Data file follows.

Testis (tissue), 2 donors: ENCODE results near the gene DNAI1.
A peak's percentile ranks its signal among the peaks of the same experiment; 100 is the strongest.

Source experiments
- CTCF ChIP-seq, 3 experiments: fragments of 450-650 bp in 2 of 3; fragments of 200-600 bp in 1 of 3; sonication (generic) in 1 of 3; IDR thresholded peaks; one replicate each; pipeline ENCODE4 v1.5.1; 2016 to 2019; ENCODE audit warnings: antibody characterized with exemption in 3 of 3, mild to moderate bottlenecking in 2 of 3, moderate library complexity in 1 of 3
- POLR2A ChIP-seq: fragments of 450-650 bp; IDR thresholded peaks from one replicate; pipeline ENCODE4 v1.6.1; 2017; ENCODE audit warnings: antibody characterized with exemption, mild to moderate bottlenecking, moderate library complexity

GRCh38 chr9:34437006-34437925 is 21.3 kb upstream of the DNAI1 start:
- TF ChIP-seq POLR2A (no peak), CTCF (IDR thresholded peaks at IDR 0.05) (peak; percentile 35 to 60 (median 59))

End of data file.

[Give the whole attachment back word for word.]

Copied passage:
Testis (tissue), 2 donors: ENCODE results near the gene DNAI1.
A peak's percentile ranks its signal among the peaks of the same experiment; 100 is the strongest.

Source experiments
- CTCF ChIP-seq, 3 experiments: fragments of 450-650 bp in 2 of 3; fragments of 200-600 bp in 1 of 3; sonication (generic) in 1 of 3; IDR thresholded peaks; one replicate each; pipeline ENCODE4 v1.5.1; 2016 to 2019; ENCODE audit warnings: antibody characterized with exemption in 3 of 3, mild to moderate bottlenecking in 2 of 3, moderate library complexity in 1 of 3
- POLR2A ChIP-seq: fragments of 450-650 bp; IDR thresholded peaks from one replicate; pipeline ENCODE4 v1.6.1; 2017; ENCODE audit warnings: antibody characterized with exemption, mild to moderate bottlenecking, moderate library complexity

GRCh38 chr9:34437006-34437925 is 21.3 kb upstream of the DNAI1 start:
- TF ChIP-seq POLR2A (no peak), CTCF (IDR thresholded peaks at IDR 0.05) (peak; percentile 35 to 60 (median 59))